This week's calls to action include the following events and activities. All are free and open to the public, unless otherwise noted.
Protest Trump's inauguration
The Rochester International Action Center and a group of local activists invite everyone to "Get on the Bus!" to Washington, DC, to protest President-elect Donald Trump's inauguration on Friday, January 20. Thousands of people are expected to travel to Washington to show opposition to Trump's and the Republican Congress's agenda: repealing the Affordable Care Act, reducing and privatizing benefits, interfering with women's reproductive health, and stacking the Supreme Court with conservatives. The bus will leave Rochester at 11 p.m. on Thursday, January 19, and arrive in Washington at 6:55 a.m. on Friday, January 20. It will leave DC at 6 p.m., and return to Rochester on Sunday, January 21, at 1:50 a.m. Tickets are $60 per seat. Information or to reserve seats: 436-6458. Scholarships and subsidized seats may be available. If you are unable to attend, consider sponsoring someone else.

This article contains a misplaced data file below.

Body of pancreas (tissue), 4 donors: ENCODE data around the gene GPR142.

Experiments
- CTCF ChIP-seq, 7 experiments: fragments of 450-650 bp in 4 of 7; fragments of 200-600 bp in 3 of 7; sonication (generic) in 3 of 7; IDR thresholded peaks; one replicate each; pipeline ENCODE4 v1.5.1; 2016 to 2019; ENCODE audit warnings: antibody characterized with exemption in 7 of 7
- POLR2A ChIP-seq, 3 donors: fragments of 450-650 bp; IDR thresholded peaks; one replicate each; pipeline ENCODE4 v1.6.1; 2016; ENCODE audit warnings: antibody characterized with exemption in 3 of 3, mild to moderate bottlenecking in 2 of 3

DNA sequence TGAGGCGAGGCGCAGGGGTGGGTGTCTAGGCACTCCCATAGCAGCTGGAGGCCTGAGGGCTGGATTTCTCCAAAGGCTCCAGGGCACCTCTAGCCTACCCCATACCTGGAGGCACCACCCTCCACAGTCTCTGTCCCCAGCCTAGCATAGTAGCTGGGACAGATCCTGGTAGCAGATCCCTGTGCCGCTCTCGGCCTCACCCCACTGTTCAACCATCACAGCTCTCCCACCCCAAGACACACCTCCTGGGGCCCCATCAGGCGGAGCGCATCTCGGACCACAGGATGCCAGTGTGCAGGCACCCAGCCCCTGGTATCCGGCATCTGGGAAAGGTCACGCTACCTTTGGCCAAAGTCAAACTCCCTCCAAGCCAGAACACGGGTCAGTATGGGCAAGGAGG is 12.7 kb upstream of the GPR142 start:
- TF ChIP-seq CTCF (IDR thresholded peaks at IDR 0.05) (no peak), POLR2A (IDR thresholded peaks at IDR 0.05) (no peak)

Fisher takes on human trafficking
St. John Fisher College will host "Human Trafficking: a Rochester Problem Too" on Wednesday, January 25, and Thursday, January 26. The documentary film "Sold" will be shown at 6 p.m. on Wednesday, January 25, in Fisher's Basil Hall. The film is based on the book by Patricia McCormick. A series of lectures and panel discussions on topics ranging from law enforcement to health care for survivors will be held from 11 a.m. to 4:35 p.m. on Thursday, January 26. For more information, email Maureen Barry at firstname.lastname@example.org.
Doc examines migration of Latinos
The Rochester Committee on Latin America and Veterans for Peace Chapter 23 will present "Harvest of Empire: The Untold Story of Latinos in America," a documentary film, on Wednesday, January 4. The film, which was directed by Peter Getzels and Eduardo López, is based on the book by Juan Gonzalez. The film explores the link between US intervention in the Dominican Republic, Guatemala, Nicaragua, and El Salvador and the huge migration of Latinos to the US. The film also examines US wars with Latin America and its relationships with some of history's most notorious dictators. It will be shown at Downtown United Presbyterian Church, 121 North Fitzhugh Street, at 7 p.m.